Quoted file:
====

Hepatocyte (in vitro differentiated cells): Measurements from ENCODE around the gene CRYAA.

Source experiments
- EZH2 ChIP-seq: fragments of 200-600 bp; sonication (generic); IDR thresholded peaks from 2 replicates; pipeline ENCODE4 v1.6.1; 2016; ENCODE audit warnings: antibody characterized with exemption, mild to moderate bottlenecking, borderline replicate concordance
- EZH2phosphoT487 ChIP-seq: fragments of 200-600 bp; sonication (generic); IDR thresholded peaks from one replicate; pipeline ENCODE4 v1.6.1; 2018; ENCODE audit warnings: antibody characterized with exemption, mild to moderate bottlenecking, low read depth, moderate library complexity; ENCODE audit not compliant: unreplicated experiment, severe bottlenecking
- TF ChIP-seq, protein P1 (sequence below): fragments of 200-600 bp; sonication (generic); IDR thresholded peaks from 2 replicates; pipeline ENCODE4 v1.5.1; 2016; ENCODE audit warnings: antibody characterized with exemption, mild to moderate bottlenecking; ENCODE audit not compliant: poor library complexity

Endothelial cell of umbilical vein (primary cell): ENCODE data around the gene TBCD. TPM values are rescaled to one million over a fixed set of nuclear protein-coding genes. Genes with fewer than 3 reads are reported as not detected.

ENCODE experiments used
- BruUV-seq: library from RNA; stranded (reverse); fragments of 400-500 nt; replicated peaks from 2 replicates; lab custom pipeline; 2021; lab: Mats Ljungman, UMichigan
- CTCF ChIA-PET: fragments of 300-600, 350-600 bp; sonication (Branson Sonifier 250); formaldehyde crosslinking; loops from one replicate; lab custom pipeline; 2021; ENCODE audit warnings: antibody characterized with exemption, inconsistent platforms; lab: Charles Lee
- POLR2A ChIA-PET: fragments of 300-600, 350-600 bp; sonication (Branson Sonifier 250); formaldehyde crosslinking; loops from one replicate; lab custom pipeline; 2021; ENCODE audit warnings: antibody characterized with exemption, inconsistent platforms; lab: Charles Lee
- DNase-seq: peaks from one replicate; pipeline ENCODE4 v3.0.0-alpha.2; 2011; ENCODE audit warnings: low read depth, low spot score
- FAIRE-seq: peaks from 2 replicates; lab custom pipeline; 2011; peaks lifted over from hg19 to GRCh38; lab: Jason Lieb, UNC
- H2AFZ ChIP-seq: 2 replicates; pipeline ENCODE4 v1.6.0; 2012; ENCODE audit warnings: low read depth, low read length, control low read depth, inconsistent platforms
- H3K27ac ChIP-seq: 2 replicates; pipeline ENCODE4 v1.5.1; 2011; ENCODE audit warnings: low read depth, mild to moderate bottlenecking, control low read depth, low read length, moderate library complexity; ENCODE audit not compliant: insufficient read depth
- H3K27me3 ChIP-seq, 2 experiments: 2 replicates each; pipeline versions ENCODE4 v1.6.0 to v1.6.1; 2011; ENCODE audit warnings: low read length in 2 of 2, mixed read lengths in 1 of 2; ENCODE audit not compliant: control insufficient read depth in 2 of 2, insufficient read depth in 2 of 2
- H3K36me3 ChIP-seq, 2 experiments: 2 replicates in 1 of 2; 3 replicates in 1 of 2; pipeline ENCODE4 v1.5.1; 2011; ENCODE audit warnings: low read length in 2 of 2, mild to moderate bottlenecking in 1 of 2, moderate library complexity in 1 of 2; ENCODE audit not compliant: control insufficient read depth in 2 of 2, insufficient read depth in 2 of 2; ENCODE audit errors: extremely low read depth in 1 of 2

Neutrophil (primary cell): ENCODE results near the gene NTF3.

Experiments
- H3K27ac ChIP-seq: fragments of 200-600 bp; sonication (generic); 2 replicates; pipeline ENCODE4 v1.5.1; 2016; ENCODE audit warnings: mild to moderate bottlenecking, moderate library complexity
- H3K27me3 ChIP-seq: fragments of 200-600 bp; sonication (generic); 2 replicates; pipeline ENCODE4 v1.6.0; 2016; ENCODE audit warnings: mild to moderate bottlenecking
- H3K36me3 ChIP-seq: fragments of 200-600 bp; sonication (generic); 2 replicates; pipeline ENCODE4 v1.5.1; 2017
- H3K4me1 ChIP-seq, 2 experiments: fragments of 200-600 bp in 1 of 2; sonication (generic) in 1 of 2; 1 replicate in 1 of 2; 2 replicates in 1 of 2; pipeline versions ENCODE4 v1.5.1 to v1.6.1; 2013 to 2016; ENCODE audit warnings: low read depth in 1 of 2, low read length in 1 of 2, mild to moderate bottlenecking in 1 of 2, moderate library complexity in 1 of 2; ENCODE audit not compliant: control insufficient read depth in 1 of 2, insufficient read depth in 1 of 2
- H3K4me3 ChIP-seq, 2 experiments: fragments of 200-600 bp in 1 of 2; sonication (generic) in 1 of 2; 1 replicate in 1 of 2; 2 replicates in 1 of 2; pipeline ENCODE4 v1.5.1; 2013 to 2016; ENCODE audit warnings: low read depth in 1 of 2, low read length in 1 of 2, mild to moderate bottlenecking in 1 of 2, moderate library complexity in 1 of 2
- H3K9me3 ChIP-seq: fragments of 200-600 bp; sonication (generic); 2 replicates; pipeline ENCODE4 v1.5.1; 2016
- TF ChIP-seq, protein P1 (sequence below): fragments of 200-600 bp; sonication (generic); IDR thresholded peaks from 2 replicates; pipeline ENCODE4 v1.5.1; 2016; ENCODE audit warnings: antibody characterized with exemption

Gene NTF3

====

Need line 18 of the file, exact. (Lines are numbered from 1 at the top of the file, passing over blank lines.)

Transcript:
Experiments